Note: Use to foster discussion of the questions found on page 126 of the adult Explore the Bible Personal Study Guide.
Not all open doors should be entered. David encountered such a door as he came across Saul asleep. Abishai interpreted it as God handing Saul into David’s hands. David saw it as an opportunity to demonstrate trust in God. So how do we know if the door should be entered? How do we know if the opportunity is really from God and in His will? Here are some actions to take to determine if the door should be entered.
Invest in your relationship with God. All else is obsolete. Knowing God’s will is another way of saying knowing the mind and heart of God. The only way that happens is by spending time with Him. We shouldn’t expect God to tell us His deepest thoughts when we are distant. These deepest thoughts are usually told as a whisper which requires us to be close to hear.
Know God’s Word. God made His principles known to us through His Word. We must take time to read it to know what the Bible says. We must keep on reading it, studying it, and reflecting on it. God’s will for us today is consistent with God’s will throughout history. His principles do not change.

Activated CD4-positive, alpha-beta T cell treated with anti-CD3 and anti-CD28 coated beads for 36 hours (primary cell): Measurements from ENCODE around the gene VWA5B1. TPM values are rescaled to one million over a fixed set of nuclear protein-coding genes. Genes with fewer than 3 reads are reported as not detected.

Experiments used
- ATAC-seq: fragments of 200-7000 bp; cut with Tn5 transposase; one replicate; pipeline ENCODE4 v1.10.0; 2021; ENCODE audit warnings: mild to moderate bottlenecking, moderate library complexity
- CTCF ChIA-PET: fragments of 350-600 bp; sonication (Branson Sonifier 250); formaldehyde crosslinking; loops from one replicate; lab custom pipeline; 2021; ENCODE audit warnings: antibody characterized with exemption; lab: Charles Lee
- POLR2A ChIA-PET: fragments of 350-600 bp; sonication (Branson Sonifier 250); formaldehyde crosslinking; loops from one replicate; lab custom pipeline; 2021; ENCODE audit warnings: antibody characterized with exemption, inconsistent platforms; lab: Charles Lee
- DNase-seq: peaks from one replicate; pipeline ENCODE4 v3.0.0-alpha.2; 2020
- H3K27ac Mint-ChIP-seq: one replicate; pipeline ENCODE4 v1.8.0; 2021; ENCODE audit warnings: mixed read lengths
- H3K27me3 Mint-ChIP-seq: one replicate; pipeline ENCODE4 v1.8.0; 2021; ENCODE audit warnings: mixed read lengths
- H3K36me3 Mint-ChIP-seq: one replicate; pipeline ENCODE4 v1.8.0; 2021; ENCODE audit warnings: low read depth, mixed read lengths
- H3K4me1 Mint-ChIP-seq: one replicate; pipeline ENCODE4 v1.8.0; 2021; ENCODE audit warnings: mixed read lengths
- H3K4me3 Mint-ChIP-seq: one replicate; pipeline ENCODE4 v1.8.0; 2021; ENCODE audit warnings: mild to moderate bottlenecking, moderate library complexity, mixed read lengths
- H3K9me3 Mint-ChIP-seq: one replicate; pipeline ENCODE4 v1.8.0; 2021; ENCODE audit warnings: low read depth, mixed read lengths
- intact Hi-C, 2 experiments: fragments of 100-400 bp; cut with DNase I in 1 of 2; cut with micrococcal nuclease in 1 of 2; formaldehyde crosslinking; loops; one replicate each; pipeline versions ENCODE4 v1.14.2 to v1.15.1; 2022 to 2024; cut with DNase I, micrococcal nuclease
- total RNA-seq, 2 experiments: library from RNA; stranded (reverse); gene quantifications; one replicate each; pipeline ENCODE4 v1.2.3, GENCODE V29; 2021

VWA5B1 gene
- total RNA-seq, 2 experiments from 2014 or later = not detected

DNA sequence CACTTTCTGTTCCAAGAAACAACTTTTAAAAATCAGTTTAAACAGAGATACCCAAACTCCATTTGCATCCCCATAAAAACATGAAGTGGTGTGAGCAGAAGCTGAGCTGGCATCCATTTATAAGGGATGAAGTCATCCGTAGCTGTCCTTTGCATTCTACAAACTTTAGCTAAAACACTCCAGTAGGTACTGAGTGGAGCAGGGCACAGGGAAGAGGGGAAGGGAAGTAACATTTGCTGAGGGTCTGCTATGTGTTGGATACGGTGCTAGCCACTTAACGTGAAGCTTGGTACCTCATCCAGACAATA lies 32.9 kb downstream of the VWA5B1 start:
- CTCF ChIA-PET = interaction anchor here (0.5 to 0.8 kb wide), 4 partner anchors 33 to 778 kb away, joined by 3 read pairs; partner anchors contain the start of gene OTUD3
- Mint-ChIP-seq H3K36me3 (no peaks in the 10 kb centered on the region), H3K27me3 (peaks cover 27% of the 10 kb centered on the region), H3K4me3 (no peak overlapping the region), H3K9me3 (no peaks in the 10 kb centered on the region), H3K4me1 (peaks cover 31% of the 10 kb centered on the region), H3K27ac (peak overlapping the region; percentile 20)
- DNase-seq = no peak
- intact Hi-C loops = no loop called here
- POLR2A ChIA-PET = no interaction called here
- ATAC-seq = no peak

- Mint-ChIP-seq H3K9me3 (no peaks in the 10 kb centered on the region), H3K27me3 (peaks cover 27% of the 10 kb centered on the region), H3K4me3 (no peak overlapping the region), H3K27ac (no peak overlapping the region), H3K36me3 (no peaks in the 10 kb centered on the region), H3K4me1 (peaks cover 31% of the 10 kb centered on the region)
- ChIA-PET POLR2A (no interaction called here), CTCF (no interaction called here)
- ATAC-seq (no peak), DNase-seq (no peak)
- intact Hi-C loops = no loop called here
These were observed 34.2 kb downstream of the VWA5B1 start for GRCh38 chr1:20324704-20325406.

Evaluate the options. God gave us the ability to think and to critically evaluate our thoughts. Define the decision. Make a list of all options, even the options you know would be ill-advised. Identify the pros and cons of each option. This will help you know the risks involved with each option and will give you a potential course of action. A word of caution: God’s principles always override our evaluation.
Seek out friends. God places people in our lives who can and should influence us. Not all of them will influence us in the proper direction (Abishai being an example), but they at least give us an opportunity to process our thoughts and define our rationale for acting. One of the values of discussing a decision with a trusted friend is the perspective they bring to the table. A fresh or different perspective often moves us forward in the decision-making process.
Expect assurance. The Holy Spirit confirms God’s will in our lives. We don’t need all the answers to have peace about a decision. David was able to sleep after refusing to kill Saul, knowing he had done the right thing. David didn’t know exactly when he would become king or the specific circumstances that would usher in his reign, but he knew God could be trusted. In that trust, David found peace.
Stay the course. God’s path is not always the easiest. Paul talked about being beaten, left for dead, and shipwrecked (2 Cor. 11:23-29). Paul faced all these things and more, knowing the peace of being within God’s will. We often quit way too early to get to the end of the course God desires us to finish!
These actions usually happen in the order listed. God does not hide His will, nor does He dictate whether we should choose door number one or number two. He gives us pointers and road markers that move us forward on the path of life if we are attentive.
What other acrostics have you used to help you make a God-honoring decision? What process do you use to make a godly decision?